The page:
A “badminton Hawkeye system” that is different to the tennis one

In the second men’s singles match at the Singapore leg of the BWF Super Series on April 11, 2014, India’s Srikanth K challenged the call of the line judge. Soon after, computer animation similar to that of the Hawkeye system used in tennis appeared on TV screens. This was the further use by the BWF of a technological assistance system since the Instant Review System (IRS) was formally introduced at the Super Series Finals in December, 2013 to make badminton competitions fairer.

On April 4 during the Indian Open, the BWF said in a press release that, after testing the systems of various suppliers for several months, it had decided to sign a contract with Hawkeye Innovation and the company would be responsible for the IRS system judging assistance tool at world class tournaments and Super Series tournaments organized by the BWF, and that it would be officially introduced after the India Open.

Hawkeye introduced in two stages

However, TV screens did not show Hawkeye’s computer animation during the India Open, however the speed at which player challenges were dealt with was much faster than before when IMG was in charge, with officials at courtside still holding up boards to notify the umpire of the result. A source at the venue of the India Open said that Hawkeye was introduced in two stages.

Like DBS Consulting and IMG before, eight high-speed cameras were directed at the back lines and side lines of both sides of the court, then they were linked by optic fiber to courtside computers. The Hawkeye cameras are 660 frame/second high speed cameras, with a two second delay time setting that allows officials to quickly confirm the shuttlecock landing spot.

In the second stage, trackers on the roof were used and then simulation calculation carried out and a computer animation made like in tennis.

The company used the trackers to collect a large amount of information about shuttlecock flight paths at the India Open and officially introduced the computer simulation function in the last eight stage of the Singapore Open. However; the spectators at the venue did not see the animated simulation that was seen on TV screen and online. All they could see was officials holding up borads showing the judging decision with,,on them.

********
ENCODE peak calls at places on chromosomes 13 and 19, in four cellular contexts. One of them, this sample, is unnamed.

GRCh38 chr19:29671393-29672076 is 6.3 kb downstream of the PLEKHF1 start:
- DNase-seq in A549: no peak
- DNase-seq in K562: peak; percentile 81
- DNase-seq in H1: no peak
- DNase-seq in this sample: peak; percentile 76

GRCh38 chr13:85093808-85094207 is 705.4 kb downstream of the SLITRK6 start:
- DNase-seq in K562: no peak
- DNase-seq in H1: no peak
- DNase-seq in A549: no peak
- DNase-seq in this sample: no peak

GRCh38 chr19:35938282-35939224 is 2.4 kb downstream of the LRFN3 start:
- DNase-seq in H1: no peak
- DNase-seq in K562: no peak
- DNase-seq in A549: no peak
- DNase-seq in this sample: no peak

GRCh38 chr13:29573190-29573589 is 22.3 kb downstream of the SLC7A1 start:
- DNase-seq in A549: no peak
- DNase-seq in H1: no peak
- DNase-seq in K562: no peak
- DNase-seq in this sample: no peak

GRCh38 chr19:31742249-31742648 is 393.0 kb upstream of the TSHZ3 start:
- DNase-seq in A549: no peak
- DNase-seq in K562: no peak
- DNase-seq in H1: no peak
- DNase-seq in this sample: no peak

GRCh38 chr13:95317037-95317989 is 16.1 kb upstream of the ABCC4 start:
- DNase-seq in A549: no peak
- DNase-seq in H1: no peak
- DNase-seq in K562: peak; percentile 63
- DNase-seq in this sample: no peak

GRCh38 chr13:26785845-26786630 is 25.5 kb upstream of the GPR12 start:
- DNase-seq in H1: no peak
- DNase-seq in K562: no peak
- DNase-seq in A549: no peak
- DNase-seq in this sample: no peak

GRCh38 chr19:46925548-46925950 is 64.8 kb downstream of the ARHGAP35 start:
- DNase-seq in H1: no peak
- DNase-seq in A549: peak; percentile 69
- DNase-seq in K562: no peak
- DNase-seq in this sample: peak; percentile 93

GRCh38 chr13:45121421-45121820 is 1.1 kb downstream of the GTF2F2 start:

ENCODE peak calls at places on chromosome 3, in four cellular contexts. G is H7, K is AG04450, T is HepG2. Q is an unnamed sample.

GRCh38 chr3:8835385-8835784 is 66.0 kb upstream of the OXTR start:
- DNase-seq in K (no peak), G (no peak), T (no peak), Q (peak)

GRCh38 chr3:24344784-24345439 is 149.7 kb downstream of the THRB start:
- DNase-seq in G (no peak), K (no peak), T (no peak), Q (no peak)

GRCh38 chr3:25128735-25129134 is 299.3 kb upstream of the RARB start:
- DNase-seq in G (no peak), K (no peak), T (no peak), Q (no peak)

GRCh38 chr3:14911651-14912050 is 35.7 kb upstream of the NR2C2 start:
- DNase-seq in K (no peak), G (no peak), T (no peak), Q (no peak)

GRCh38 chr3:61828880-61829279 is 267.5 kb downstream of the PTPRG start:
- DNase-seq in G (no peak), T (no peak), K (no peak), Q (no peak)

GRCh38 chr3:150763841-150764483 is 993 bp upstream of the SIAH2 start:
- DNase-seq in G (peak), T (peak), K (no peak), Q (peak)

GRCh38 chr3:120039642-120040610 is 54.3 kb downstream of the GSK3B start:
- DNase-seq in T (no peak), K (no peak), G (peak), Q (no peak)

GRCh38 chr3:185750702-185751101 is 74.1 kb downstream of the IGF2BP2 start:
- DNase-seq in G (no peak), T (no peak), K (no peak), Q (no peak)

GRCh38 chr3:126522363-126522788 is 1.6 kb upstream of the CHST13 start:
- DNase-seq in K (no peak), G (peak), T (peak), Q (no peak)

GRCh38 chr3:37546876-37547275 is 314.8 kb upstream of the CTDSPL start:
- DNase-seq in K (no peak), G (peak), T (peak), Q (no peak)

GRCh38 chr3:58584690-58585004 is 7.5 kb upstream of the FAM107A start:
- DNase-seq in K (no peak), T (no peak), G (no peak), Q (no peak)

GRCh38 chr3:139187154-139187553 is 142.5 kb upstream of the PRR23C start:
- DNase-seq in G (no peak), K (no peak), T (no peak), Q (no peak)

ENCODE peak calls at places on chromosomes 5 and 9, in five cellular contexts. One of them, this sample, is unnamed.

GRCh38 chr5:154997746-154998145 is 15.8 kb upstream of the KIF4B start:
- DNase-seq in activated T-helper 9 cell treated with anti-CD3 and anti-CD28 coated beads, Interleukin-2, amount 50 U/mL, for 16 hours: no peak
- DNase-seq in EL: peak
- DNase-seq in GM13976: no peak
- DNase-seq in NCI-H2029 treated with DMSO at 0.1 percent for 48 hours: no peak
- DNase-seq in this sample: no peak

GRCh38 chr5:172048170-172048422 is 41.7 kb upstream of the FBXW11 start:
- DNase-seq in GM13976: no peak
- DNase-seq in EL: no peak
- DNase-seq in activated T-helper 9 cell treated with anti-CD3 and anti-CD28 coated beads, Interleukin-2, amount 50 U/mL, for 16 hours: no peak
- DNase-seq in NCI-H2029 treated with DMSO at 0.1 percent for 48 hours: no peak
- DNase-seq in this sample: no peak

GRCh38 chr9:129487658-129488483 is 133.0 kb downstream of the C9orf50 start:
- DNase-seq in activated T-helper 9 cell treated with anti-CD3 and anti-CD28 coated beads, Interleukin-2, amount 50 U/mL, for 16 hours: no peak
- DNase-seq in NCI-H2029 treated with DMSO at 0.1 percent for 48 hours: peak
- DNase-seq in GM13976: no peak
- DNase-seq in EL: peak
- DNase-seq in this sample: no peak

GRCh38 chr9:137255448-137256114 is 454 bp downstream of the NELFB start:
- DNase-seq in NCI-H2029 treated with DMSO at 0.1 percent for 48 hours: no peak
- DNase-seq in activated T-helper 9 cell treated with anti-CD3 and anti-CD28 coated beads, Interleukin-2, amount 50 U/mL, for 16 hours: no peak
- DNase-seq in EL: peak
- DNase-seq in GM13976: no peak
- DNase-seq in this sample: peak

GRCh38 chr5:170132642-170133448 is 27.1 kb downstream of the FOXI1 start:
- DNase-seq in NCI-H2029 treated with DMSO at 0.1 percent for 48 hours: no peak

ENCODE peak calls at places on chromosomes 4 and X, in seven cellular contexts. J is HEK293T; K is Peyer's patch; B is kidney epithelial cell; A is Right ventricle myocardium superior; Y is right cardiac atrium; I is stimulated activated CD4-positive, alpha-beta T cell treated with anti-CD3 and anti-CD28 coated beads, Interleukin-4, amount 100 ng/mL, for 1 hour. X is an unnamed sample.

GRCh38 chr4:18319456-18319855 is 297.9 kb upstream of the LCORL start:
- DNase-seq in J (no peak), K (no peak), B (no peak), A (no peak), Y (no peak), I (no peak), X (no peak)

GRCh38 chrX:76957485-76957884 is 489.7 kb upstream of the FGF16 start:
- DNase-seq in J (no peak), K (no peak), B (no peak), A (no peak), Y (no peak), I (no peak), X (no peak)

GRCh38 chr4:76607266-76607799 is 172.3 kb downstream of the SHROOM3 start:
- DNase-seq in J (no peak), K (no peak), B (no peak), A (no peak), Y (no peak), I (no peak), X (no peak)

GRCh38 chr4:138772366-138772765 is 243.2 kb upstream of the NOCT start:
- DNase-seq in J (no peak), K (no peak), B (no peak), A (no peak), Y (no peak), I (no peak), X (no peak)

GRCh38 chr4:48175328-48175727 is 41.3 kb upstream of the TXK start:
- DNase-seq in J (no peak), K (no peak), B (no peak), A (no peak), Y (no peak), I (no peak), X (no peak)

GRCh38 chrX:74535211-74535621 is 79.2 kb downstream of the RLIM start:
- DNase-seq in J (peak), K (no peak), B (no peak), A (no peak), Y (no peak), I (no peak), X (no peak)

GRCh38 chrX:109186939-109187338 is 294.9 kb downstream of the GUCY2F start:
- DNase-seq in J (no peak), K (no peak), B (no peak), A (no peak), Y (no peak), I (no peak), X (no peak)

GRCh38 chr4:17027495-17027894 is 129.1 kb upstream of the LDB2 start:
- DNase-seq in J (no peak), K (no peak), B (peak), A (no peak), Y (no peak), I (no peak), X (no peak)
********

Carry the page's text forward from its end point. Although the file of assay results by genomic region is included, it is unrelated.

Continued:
IRS System
(Photo source:

The risk of mistakes by Hawkeye

There was one NO DECISION from the system at the Singapore Open, with the situation explained to the umpire by the referee in person. What had happened was that, in the mid-match break, a cameraman had been filming a coach instruct a player and had accidentally caused one the high speed camera’s optic fiber to become detached which meant that there was no image on which a final decision could be made when the player made the challenge.This situation shows that the Hawkeye system used in badminton at present is based on the images of the Instant Review System.

In Hawkeyes computer simulated animation, the simulated flight path of every shuttlecock is diagonal, which is slightly different to the flight path of a real shuttlecock. For example, one of Lee Chong Wei’s challenges in the men’s singles final at the Singapore Open was a lob by his opponent that fell from the air almost vertically when it reached the back of the court, however the computer animation showed that is fell diagonally. Seeing this kind of computer simulated animation on the screen some people must have begun to doubt the suitability of using the Hawkeye tennis program for badminton.

The Hawkeye system used in tennis has eight high-speed cameras set up around the court and a computer carries out overall calculation to build a simulated 3D space and calculate the position of the tennis ball as it moves through this space.

The judging assistance system used at present in tennis is provided by Hawkeye Innovation (a Sony subsidiary), however a shuttlecock is only five grams in weight and its flight path is easily affected by air currents at the venue (air conditioning) and the condition of the feathers, which means that a shuttlecock’s flight path can’t be completely calculated by computer simulation.

Using Hawkeye as a badminton judging aid isn’t just a gimmick and the BWF should now urge the supplier to improve the current computer simulation program to make it more suitable to the sport of badminton.(The above content represents the personal views of the author and not this company)

( Edit by VICTOR Badminton )




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